I was asked a question by someone on my mailing list yesterday about the relationship between the forex and stock markets. Normally I include the text of the person’s question, but in this case English is not the person’s first language and the inquiry is fairly lengthy, so I’ll skip that in this particular instance. The bottom line is that like many folks this individual is wondering about why the dollar falls when stocks rally, and vice versa.
Following the Patterns and Relationships
As a professional forex market analyst I spend my days watching the all markets (not just forex) and seeing the various interactions between them. Some are subtle, fleeting, and likely only to be spotted by those looking specifically for them. Others are broad and obvious that anyone can see. The whole stocks up/dollar down pattern we’ve seen for some time now is definitely in the latter camp. Even the media is aware of it. 🙂
Back in June I did a presentation on cross-market analysis and trading at the L.A. Traders Expo. I was asked the question then what market tends to lead the rest. My answer was that it varies from day to day, and sometimes even hour to hour (for example the bond market has been tipping off dollar moves the last couple days), but in very general terms it tends to be the forex market which moves first, fixed income (interest rates) which follows second, and equities bringing up the rear (commodities probably falls in the fixed income area on the timeline, but they vary).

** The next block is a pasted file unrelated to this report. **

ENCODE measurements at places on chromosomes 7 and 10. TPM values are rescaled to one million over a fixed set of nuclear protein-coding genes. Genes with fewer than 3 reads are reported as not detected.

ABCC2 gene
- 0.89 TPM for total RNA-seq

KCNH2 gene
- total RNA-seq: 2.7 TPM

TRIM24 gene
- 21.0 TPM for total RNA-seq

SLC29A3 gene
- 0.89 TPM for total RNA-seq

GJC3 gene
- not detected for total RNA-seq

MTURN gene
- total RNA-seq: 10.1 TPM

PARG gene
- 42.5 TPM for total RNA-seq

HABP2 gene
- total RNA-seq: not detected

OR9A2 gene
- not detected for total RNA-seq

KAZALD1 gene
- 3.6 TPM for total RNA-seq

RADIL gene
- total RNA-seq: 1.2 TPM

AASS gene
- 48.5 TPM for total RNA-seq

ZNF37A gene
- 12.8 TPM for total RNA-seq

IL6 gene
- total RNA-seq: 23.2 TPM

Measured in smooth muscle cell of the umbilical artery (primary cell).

Risk Aversion and Carry Trade
The relationships between the markets varies considerably, though, so don’t make the assumption that what’s going on now will persist. Right now we have a situation where a couple of things are contributing to the inverse relationship between the dollar and stocks. One is the general risk aversion/flight to quality trade in which nervous market participants will tend to move money into the dollar for safety. This isn’t as dominant a theme as it was a few months back, but is still a factor.
The other is the fact that the dollar has to a certain degree supplanted the yen as the carry trade short currency of choice (meaning the one that gets borrowed to be converted into a higher interest bearing currency). The carry trade is a highly risk sensitive position. Those trades will be closed when people are worried about the global economy partly on a safety basis and partly on the view that the higher rates could come down.
Seasonal Patterns in Action
Also keep in mind that so called “seasonal” patterns can influence things. This time of year has generally been a bearish one for stocks, but it has also been that way for the dollar (see Opportunities in Forex Calendar Trading Patterns). That creates an interesting conflict between the usual patterns. So far in September the dollar pattern, because of the inverse relationship, has cancelled out the usual bearish action we’d expect in stocks this month.